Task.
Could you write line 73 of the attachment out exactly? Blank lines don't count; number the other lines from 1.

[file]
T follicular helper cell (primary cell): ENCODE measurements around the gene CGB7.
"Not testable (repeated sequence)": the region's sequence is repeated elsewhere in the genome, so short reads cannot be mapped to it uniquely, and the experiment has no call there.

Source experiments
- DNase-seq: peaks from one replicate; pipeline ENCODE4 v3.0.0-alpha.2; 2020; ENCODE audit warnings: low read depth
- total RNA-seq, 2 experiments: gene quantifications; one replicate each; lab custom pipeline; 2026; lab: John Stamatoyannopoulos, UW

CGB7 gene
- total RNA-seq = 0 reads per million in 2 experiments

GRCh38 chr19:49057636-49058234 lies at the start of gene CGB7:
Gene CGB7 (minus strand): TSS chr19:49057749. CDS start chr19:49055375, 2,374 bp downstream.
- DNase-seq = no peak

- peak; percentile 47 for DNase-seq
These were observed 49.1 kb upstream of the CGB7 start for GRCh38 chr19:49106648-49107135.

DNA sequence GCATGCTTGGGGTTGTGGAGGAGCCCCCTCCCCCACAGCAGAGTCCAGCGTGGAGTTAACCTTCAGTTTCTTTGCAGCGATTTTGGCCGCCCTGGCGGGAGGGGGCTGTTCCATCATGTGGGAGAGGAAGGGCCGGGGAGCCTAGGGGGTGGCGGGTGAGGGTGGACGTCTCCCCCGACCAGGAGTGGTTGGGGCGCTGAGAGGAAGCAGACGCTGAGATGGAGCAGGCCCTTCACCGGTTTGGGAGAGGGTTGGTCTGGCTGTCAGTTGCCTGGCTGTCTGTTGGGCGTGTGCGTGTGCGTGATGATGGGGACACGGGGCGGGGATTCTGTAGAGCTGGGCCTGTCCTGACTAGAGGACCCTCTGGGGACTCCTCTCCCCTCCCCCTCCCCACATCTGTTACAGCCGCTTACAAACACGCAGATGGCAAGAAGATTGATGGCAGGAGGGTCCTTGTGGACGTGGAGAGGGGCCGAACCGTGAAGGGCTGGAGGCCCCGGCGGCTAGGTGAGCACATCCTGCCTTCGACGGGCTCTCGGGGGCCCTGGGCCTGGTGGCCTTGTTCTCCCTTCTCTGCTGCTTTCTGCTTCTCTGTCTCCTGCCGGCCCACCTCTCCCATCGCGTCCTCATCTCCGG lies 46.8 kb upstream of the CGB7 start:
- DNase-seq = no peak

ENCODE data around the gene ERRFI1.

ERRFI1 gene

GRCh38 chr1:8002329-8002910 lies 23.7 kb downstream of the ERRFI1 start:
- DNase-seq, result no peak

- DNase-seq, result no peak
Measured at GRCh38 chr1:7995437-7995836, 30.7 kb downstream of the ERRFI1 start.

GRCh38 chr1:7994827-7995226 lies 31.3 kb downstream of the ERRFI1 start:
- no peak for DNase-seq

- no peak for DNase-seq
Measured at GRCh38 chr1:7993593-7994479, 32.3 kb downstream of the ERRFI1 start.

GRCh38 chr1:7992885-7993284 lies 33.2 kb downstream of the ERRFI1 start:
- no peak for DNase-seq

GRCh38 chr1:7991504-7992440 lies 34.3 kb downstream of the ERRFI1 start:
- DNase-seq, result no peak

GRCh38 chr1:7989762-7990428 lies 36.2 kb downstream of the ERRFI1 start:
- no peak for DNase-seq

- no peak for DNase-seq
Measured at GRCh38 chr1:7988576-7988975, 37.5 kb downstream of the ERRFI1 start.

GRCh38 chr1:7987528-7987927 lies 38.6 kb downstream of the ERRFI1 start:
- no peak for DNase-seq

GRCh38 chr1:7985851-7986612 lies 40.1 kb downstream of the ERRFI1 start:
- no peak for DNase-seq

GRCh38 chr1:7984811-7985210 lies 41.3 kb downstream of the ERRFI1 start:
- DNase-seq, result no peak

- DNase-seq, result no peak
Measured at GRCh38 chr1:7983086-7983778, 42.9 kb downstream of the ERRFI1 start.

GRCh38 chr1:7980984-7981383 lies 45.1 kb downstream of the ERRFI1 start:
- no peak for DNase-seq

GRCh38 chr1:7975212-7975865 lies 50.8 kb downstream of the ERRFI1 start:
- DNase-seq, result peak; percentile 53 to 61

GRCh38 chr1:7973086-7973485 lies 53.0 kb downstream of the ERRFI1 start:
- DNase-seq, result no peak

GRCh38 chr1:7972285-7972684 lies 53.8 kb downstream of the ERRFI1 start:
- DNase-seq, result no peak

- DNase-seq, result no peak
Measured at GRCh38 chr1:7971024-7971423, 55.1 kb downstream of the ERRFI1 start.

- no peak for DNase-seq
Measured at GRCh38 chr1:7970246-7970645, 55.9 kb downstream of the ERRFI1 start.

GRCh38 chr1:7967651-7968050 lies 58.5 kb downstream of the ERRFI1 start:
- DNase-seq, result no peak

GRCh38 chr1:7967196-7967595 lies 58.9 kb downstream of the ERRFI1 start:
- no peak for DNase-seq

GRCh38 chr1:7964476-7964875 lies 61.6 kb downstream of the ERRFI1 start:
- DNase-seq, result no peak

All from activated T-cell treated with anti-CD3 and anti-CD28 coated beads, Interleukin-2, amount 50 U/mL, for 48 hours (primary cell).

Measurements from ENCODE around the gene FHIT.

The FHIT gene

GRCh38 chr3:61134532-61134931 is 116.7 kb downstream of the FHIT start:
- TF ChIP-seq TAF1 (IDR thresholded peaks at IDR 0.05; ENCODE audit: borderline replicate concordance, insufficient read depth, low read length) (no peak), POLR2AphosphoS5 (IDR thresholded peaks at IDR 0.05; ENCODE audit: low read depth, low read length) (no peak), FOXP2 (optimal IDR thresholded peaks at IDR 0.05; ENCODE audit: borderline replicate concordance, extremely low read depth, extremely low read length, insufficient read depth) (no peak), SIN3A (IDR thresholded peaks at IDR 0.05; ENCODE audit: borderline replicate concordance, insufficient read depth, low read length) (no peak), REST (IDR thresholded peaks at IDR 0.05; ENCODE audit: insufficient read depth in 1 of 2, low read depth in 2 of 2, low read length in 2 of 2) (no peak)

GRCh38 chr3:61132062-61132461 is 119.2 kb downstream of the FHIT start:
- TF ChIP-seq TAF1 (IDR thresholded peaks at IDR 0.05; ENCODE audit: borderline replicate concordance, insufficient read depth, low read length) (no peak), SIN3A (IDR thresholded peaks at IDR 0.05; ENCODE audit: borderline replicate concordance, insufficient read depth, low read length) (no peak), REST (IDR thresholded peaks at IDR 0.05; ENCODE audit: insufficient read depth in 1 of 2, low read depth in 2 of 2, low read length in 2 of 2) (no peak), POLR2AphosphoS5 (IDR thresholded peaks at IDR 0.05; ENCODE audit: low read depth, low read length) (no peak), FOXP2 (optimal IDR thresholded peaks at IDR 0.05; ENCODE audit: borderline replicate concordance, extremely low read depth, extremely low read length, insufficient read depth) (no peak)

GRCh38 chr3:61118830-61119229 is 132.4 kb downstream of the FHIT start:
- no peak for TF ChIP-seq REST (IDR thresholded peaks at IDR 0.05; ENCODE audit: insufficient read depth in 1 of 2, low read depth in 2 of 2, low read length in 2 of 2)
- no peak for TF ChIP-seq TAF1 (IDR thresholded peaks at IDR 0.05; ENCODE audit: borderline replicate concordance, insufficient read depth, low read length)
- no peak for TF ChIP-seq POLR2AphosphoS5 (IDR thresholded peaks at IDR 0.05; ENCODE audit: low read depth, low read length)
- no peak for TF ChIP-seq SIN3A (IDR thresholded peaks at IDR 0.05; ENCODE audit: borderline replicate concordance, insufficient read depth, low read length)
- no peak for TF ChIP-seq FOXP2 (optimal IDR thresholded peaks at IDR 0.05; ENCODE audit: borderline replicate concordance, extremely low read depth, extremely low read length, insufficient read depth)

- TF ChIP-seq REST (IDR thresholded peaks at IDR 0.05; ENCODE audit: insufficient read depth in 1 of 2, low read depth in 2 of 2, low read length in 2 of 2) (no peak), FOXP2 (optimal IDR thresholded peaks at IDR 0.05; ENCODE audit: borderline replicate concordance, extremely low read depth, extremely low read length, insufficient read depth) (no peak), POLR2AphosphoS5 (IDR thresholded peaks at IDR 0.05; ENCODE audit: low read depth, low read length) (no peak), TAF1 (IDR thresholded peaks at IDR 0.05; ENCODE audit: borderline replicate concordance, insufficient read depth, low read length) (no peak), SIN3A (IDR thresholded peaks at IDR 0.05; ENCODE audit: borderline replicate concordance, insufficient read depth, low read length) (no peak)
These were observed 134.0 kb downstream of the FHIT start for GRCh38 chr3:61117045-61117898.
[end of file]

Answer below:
These were observed 134.0 kb downstream of the FHIT start for GRCh38 chr3:61117045-61117898.